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 Journal of Zhejiang University SCIENCE A 2014 Vol.15 No.9 P.753-760 http://doi.org/10.1631/jzus.A1400013

Scenarios for vehicular air pollutant emissions abatement: a case study in Hangzhou, China*

 Author(s):  Qing-yu Zhang, Xin-xing Li, Wei-li Tian, Ang-yi Fu, Wei-fei Du, Cui Wang Affiliation(s):  . Department of Environmental Engineering, Ecological Civilization Research Center, Zhejiang University, Hangzhou 310058, China Corresponding email(s):   wangcui198506@163.com Key Words:  Control policy, Emission abatement, Scenario analysis, Vehicular pollution Share this article to： More <<< Previous Article|

Qing-yu Zhang, Xin-xing Li, Wei-li Tian, Ang-yi Fu, Wei-fei Du, Cui Wang. Scenarios for vehicular air pollutant emissions abatement: a case study in Hangzhou, China[J]. Journal of Zhejiang University Science A, 2014, 15(9): 753-760.

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Abstract:
Motor vehicles are the major source of urban air pollution. The abatement of air pollutant emissions is an urgent task for environmental protection. This paper simulated the abatement for carbon monoxide (CO), volatile organic compounds (VOCs), nitrogen oxides (NO x ), and particular matter (PM) emissions from vehicles under four scenarios in the year 2015 in Hangzhou, China. It was found that the emissions of CO, VOCs, NO x , and PM from vehicles were 440.551, 23.079, 44.255, and 6.532 kt/a in 2010 in Hangzhou, respectively. The vehicle population will increase to over 1.2 million with a 60.7% growth rate until 2015 (estimated). Based on the scenario analysis, it was found that eliminating substandard vehicles and upgrading vehicle’s standards could help reduce CO and VOCs effectively, while the expected abatement of NO x and PM would be offset by the rapid increase in the vehicle numbers. It was also found that integrated measurements, including eliminating substandard vehicles, upgrading vehicle standards, supplying low sulfur oil, and introducing alternative fuel vehicles could simultaneously reduce the four key pollutants. These integrated policies make it possible to reduce 250.197, 10.270, 1.791, and 0.335 kt/a CO, VOCs, NO x , and PM with 56.79%, 44.50%, 4.05%, and 5.14% decrease rates in 2015, respectively, when compared to those in 2010.

## 1.  Introduction

The vehicle population in China has grown rapidly since 1980. The total number of motor vehicles reached 190 million in 2010 with an annual growth rate of 12.6% from 1980 to 2010 (SEPA, ). However, Chinese per capita ownership of road vehicles, especially passenger cars, is still much lower than that of developed countries and the average world level (Wang H.K. et al., ). Some researchers have predicted that the vehicle population of China will increase more than 1470 million by the year 2030 (Zhang et al., ; Hao et al., ). The rapid vehicle increase has resulted in more and more serious problems (Zhang et al., ), especially the degradation of air quality in urban areas (Saikawa et al., ). For example, carbon monoxide (CO) emission from motor vehicles contributed to 76.5% and 81.5% of the total air pollutants in Beijing and Hangzhou, respectively. The contribution rate for nitrogen oxides (NO x ) increased to 41.5% and 68.4% in the aforementioned two cities (Hao et al., , Zhang et al., ). Vehicular NO x , volatile organic compounds (VOCs), and particular matter (PM) emission contributions in the Pearl River Delta Region, China were 79.7%, 69.8%, and 77.9%, respectively (Che et al., ). In several major cities, haze days have reached more than 30% for the entire year, some even up to 50%. Therefore, it is extremely urgent to reduce the emissions from vehicles. However, the control measurements and the relative benefits are confusing.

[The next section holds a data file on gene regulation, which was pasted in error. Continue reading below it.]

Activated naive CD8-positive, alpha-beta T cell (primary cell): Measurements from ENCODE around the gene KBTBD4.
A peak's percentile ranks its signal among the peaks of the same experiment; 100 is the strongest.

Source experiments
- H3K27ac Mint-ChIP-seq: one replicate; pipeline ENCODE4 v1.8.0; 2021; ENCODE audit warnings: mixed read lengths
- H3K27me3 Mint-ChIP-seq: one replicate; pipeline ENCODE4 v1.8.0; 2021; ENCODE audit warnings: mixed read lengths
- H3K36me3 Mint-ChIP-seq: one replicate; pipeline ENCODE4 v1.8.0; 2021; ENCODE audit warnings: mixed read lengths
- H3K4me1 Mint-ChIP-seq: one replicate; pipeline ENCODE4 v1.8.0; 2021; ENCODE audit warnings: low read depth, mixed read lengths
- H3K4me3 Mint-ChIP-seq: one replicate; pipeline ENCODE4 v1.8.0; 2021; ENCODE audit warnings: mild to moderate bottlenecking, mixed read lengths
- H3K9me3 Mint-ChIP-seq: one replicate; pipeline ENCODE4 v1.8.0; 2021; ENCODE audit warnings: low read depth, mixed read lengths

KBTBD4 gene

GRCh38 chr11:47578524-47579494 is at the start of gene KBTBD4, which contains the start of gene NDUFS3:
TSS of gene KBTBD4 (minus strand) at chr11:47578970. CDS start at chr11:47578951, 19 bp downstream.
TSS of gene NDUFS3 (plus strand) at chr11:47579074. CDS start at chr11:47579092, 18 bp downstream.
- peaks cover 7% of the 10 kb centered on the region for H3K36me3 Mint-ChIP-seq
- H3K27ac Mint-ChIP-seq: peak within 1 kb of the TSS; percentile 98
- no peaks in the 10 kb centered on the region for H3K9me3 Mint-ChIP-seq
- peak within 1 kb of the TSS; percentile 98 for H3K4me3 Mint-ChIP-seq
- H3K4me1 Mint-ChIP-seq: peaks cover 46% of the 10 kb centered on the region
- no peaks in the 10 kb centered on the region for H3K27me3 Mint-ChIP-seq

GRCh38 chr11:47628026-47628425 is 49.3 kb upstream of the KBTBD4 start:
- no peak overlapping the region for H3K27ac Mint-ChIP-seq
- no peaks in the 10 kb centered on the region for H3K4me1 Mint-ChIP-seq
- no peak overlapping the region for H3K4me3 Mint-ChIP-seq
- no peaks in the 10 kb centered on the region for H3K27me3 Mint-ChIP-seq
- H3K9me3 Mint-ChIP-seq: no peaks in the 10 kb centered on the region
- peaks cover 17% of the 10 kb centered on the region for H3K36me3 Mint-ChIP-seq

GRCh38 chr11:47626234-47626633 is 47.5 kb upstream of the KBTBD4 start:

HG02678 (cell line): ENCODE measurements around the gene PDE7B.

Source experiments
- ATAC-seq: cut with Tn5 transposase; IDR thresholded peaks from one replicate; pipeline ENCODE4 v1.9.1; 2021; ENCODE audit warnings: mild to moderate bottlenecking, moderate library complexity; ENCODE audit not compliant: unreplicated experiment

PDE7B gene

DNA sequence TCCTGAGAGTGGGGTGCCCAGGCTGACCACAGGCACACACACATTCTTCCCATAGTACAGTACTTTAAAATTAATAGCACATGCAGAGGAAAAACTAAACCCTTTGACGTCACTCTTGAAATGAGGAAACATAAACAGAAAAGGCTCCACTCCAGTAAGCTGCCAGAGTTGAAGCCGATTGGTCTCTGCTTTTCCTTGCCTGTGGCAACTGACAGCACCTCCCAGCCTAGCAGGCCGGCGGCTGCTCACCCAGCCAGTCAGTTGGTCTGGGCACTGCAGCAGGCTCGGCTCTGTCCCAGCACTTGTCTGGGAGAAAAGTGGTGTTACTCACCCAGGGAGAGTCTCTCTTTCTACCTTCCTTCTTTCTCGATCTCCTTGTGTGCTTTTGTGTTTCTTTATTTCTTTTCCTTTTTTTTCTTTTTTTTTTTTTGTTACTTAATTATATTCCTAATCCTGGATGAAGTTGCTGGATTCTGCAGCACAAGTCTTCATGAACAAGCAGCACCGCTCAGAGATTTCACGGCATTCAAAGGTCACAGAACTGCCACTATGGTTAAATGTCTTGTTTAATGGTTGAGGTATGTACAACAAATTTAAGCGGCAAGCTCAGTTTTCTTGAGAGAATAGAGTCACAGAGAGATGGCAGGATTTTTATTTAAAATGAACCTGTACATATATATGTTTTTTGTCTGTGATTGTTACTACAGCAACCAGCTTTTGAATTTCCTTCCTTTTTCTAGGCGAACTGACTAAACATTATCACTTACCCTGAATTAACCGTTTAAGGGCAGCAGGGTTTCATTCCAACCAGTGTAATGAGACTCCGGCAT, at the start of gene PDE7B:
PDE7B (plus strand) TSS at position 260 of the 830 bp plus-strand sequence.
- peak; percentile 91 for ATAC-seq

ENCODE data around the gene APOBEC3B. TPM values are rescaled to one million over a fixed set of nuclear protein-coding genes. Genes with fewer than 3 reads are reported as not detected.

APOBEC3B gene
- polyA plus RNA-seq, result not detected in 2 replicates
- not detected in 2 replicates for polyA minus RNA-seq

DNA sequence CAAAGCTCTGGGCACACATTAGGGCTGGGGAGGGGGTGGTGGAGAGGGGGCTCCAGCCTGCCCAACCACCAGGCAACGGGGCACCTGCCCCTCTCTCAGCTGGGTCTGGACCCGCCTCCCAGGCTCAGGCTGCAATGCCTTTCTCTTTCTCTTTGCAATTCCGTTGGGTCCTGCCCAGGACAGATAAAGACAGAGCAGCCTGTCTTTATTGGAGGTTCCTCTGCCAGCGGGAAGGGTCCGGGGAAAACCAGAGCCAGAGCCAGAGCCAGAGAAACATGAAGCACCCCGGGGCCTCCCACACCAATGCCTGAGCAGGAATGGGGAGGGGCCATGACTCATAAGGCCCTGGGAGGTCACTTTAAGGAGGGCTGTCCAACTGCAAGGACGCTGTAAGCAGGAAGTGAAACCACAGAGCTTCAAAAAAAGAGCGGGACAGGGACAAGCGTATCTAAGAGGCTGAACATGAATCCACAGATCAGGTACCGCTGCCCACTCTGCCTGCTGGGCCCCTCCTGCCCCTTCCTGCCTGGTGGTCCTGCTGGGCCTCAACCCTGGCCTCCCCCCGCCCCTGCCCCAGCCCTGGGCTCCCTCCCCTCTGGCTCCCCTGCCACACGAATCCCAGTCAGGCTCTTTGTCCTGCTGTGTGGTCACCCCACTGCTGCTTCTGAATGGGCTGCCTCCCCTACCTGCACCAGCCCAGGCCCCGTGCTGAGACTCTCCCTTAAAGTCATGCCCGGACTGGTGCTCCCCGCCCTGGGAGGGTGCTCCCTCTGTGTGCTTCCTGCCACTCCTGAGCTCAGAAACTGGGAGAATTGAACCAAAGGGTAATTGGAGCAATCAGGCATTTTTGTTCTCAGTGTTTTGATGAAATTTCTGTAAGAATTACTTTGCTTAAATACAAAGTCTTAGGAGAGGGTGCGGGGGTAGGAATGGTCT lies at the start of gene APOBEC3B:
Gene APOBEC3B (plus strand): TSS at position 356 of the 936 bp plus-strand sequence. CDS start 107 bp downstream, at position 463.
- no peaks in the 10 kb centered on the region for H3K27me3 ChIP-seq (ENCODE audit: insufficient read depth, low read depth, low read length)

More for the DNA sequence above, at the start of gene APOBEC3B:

Implementing stringent vehicle emission limit standards is a very efficient method for abating emissions from vehicles (Wu et al., ). China has ratcheted down the emission limits for its major vehicle categories by implementing the Euro path guidelines since the late 1990s, National-I standard in 2000, National-II standard in 2004, and National-III standard in 2007. However, we found that the overall vehicle fleet emission factors reached their peak when implementing National-III due to vehicle deterioration (Zhang et al., ). After implementing the National-IV vehicle emission standard, fleet emission factors can clearly be reduced (Zhang et al., ). Research data from the American Environmental Protection Agency (EPA) indicated that hydrogen carbon (HC), CO, and NO x emissions were reduced by approximately 7%, 8%, and 5%, respectively, when fuel sulfur content was reduced from 327 mg/kg (similar to the National-III fuel of China) to 49 mg/kg (similar to the National-IV fuel of China) (EPA, ). China has also launched a fuel desulfurization process to improve oil quality. However, the fuel sulfur content reached 150–350 mg/kg by 2010 because of the limitations of the fuel refinery technology in China. Furthermore, this value only meets the National-III fuel standard, which is still more inferior to developed countries (Feng et al., ). Therefore, to only improve oil standards is not enough to reduce motor vehicle emissions in China. Most studies suggested that 10% of vehicles produced 50%–60% of all vehicular emissions (Beydoun and Guldmann, ), so eliminating high emission vehicles can effectively abate vehicle emissions. China started a policy in June 2009 to encourage car owners to eliminate old vehicles, especially the pre-National-I emission standard vehicles. However, the National-I and National-II emission standard vehicles were still primarily the ones which contribute to overall fleet emissions due to their deterioration (Guo et al., ). Alternative strategies involving choices of fossil fuelled or low emission vehicles became an important measurement to reduce vehicle pollution (Oxley et al., ). For example, it was found that the reduction of PM and NO x emissions from compressed natural gas (CNG) buses ranged from 61% to 80% and from 12% to 40%, respectively, which were lower than that of Euro III diesel buses (ICCT, ). Battery electric vehicles (BEVs) and hybrid electric vehicles (HEVs) can also help reduce vehicle emissions, especially BEVs in south China (Hu et al., ). In 2009, the Chinese government initiated a program named “Ten cities and Thousand Vehicles” to introduce alternative energy vehicles, especially BEVs, through government subsidies. However, the large-scale promotion of BEVs is limited by charging stations and other facilities necessary to utilize such vehicles. In summarizing, single control measures cannot be effective in reducing vehicle emissions and integrated management measures must be taken. This paper evaluates vehicle emissions abatement by different integrated measures in a scenario analysis from 2011 to 2015 in the case city of Hangzhou. CO, VOCs, NO x , and PM were chosen as analysis factors and 2010 is selected as the base year. Four scenarios, business as usual (BAU), eliminate substandard vehicle (ESV), high-standard oil replacement (HOR), and alternative energy replacement (AER), were designed to investigate the vehicular emissions reduction potential and to find out the most effective approach. In each scenario, the prospective abatement quantity and reduction rates were evaluated. Finally, the most effective motor vehicle emission reduction policy and the potential management strategies were provided for the government.